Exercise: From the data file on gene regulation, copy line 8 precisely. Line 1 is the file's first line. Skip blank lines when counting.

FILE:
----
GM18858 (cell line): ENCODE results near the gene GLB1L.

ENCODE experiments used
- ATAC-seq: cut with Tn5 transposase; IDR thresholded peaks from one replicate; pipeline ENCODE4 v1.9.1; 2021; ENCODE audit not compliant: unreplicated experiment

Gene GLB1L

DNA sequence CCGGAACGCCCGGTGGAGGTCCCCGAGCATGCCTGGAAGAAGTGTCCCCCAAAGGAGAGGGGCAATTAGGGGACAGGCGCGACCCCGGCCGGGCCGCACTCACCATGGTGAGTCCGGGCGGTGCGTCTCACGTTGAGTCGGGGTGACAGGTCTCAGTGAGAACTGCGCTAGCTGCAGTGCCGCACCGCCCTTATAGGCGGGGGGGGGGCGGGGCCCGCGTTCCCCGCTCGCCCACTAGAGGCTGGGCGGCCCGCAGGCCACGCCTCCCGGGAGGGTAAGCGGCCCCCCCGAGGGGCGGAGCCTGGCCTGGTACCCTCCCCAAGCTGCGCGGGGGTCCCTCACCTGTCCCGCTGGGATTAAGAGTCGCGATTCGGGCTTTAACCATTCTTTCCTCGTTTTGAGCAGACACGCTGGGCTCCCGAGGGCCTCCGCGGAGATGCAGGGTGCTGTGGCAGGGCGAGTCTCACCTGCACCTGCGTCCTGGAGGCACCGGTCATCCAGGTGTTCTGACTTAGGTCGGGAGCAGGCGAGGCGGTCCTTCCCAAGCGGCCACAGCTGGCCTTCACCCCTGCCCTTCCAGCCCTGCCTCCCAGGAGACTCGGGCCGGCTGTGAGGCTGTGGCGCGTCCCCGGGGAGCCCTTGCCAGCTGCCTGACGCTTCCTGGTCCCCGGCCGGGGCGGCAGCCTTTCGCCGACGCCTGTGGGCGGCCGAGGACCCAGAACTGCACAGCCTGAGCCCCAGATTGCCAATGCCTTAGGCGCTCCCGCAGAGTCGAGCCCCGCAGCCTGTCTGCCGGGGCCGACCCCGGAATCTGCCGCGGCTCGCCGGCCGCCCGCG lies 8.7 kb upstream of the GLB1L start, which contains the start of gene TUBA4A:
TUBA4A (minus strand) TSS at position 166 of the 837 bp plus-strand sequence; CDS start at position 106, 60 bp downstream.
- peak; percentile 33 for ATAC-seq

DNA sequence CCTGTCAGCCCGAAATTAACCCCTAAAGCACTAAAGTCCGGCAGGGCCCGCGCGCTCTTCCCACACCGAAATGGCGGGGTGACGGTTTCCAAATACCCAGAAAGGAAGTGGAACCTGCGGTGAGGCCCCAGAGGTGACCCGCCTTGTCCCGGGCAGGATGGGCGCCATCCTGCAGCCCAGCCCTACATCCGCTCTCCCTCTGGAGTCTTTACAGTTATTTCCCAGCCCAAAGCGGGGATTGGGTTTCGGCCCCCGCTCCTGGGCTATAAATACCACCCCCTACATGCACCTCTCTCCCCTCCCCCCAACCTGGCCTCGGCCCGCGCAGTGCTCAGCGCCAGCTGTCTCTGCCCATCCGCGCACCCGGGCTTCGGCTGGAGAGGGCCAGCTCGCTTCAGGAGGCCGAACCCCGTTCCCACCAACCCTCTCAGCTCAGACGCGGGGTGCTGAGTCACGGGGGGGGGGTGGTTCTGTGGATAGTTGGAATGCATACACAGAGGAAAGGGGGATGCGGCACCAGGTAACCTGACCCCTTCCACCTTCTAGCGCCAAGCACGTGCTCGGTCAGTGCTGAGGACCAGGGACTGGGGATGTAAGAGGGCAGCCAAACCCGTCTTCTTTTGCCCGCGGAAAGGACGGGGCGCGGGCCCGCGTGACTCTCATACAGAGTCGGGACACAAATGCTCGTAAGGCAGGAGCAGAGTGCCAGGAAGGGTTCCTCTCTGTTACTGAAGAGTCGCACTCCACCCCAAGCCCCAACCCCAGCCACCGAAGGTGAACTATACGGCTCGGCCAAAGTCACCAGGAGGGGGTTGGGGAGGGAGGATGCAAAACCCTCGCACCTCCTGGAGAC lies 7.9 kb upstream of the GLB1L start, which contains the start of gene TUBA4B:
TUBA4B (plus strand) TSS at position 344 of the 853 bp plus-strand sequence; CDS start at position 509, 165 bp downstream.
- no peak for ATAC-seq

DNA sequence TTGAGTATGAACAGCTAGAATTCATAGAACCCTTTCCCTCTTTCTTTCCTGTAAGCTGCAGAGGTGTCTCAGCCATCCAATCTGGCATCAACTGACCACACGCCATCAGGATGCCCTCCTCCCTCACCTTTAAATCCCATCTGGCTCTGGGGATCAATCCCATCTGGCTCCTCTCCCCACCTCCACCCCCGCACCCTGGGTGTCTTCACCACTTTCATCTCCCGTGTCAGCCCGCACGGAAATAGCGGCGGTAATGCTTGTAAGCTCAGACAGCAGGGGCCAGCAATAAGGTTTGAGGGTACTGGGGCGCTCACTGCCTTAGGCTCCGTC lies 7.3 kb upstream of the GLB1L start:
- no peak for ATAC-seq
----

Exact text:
DNA sequence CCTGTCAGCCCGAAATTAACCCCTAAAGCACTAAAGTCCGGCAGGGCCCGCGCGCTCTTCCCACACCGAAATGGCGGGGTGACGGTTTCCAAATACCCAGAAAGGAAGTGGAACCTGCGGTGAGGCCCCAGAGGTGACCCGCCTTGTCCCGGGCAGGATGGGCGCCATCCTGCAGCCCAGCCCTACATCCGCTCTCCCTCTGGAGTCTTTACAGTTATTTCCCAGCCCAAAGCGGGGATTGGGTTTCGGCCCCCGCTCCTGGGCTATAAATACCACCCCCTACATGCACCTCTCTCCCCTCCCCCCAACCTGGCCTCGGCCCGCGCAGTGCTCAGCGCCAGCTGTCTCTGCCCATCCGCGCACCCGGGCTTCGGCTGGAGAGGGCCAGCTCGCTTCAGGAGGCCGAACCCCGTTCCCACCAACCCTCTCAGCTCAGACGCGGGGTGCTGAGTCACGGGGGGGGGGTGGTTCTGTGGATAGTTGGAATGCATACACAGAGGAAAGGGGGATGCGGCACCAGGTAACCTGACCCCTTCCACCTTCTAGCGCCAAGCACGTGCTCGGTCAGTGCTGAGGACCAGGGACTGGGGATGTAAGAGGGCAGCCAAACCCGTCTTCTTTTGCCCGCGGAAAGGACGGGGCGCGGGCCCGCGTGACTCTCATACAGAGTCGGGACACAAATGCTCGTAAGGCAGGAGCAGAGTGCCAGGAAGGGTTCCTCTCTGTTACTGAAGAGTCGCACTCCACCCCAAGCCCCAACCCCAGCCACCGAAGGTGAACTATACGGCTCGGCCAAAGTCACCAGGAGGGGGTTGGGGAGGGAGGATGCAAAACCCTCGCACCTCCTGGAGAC lies 7.9 kb upstream of the GLB1L start, which contains the start of gene TUBA4B: